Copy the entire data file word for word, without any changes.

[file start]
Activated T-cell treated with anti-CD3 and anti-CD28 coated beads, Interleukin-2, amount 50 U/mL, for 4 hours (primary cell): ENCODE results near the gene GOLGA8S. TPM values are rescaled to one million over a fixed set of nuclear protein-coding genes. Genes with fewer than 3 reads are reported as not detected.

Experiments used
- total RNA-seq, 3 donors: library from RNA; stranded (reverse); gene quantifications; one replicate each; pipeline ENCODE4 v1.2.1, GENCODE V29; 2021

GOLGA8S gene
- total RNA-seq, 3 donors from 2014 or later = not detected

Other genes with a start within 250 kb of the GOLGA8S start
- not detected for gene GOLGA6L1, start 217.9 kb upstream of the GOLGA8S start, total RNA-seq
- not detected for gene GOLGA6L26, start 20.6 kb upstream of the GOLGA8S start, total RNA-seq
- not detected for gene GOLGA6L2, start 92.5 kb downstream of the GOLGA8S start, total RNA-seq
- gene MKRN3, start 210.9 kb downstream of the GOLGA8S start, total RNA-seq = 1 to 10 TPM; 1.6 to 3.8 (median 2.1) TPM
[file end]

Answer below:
Activated T-cell treated with anti-CD3 and anti-CD28 coated beads, Interleukin-2, amount 50 U/mL, for 4 hours (primary cell): ENCODE results near the gene GOLGA8S. TPM values are rescaled to one million over a fixed set of nuclear protein-coding genes. Genes with fewer than 3 reads are reported as not detected.

Experiments used
- total RNA-seq, 3 donors: library from RNA; stranded (reverse); gene quantifications; one replicate each; pipeline ENCODE4 v1.2.1, GENCODE V29; 2021

GOLGA8S gene
- total RNA-seq, 3 donors from 2014 or later = not detected

Other genes with a start within 250 kb of the GOLGA8S start
- not detected for gene GOLGA6L1, start 217.9 kb upstream of the GOLGA8S start, total RNA-seq
- not detected for gene GOLGA6L26, start 20.6 kb upstream of the GOLGA8S start, total RNA-seq
- not detected for gene GOLGA6L2, start 92.5 kb downstream of the GOLGA8S start, total RNA-seq
- gene MKRN3, start 210.9 kb downstream of the GOLGA8S start, total RNA-seq = 1 to 10 TPM; 1.6 to 3.8 (median 2.1) TPM